This emphasis is highlighted by the concentration of natural light from the coloured glass in the pyramid spire overhead. The internal planes of the ceiling are divided into triangular shaped coffers. Each is a small spiral pyramid with a coloured glass roof light at the apex giving a spread of quiet light throughout the building.
The walls and ceilings are finished in plain unpainted tyrolean plaster. The floors are mipolam vinyl tiles." As can be seen, parts of this are quite different to what we see in Our Lady Queen of Peace church today. To sum up briefly, in 1991 Fr Sean Casey had to deal with the leaks in the roof.
The leaks were caused by 'thermal shock' to the original roofing material (Verel) much used in the 1970s, but which later was found to be unsatisfactory at dealing with extremes of heat and cold. A decision was taken to replace the roof with blue Bangor natural slate. This massive extra roof weight necessitated required considerable internal structural modifications. The skylights were gone, and with them the multicoloured shafts of light from the ceiling.
To compensate somewhat, more glass was included in the spire. The predella was widened, raised and brought much further forward, with an extra step.
The Tabernacle came forward some 6 feet, a screen put behind it, the wooden screens removed and replaced by the present plasterboard wings. Artificial lighting was replaced with the present up/down-lighters.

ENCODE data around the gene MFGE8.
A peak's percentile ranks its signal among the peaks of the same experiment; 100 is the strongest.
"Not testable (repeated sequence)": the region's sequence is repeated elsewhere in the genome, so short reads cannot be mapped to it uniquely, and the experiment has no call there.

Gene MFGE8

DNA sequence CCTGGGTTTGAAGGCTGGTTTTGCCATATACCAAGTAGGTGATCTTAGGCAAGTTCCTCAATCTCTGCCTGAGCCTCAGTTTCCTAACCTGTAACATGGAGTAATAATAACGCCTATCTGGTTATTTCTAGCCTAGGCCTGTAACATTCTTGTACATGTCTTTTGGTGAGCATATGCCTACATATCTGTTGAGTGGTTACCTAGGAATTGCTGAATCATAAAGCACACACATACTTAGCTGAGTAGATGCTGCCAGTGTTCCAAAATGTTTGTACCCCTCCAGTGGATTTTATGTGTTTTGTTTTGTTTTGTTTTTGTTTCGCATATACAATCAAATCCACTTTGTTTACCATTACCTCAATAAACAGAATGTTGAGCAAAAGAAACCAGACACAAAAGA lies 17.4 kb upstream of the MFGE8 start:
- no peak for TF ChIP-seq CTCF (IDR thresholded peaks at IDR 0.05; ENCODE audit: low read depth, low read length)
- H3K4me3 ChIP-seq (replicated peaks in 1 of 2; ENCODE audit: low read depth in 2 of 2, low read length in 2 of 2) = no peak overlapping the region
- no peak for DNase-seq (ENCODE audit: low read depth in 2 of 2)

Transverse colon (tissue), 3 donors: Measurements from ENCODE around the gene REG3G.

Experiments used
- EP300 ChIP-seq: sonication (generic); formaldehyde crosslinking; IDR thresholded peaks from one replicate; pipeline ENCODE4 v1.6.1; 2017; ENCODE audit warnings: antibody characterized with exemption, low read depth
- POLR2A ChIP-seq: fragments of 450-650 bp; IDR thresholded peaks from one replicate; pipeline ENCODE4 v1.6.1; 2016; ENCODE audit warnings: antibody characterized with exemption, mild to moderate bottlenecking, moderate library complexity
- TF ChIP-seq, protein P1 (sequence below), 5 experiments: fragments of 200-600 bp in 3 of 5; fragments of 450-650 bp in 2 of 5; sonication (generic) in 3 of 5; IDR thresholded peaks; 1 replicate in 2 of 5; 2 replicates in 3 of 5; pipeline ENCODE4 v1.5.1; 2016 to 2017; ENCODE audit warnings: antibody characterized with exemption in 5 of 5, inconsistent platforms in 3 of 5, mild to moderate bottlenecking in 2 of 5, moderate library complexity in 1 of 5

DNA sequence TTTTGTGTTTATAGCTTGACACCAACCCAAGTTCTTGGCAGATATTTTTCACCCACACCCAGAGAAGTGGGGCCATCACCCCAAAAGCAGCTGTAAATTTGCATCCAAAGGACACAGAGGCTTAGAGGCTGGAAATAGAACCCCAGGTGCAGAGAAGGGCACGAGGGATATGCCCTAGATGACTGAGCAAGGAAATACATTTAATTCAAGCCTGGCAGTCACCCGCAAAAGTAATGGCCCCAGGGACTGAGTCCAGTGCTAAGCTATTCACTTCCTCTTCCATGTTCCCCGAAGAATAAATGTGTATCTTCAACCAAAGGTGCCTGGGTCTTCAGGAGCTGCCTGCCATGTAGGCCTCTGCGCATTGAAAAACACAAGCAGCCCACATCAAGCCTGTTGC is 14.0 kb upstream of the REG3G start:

The sacristy area was changed, wheelchair access was improved, public toilets were installed and altar servers' room added. With the new roof, new guttering had to be installed, and the profile of the canopy around the building and doors was reduced.
To mark the 30th anniversary of the church, a Grotto of Our Lady was constructed and was dedicated and blessed by Bishop Colm O'Reilly on 31st August 2003.
In 1241, only 15 years after the death of St Francis, the first Franciscans were already in Athlone. They had a convent near the North Gate of the town, probably on or near the site of the Radisson Hotel. This house survived many ups and downs until the mid-sixteenth century, when it was repressed by the Tudors.
The Franciscans survived around Athlone, with many willing to befriend them. By 1618 their friary was a ruin, but by 1626 they had established a new house at Killinure. By 1651 they were living on an island in Lough Ree.
When James II came to the throne in 1685, Catholic hopes were raised, and in Athlone the friars set about building a new church. But James was defeated at the Boyne and fled. The church remained unfinished. Soon followed a wave of penal enactments to destroy the hopes of a restoration.
An Act of 1697 decreed that all Popish clergy be banished. One of the first to suffer was Fr Francis Dillon, for 20 years the guardian of the Athlone friars, who was arrested and deported in 1698. The same happened to Fr Luke Tyrell in 1742. In 1744 a priest-hunter reported that there had been 14 friars around Athlone, but that they had all scattered before he could lay hands on them.
But the Friars still had a friary in Athlone, and Provincial Chapters were held there from 1751 to 1836.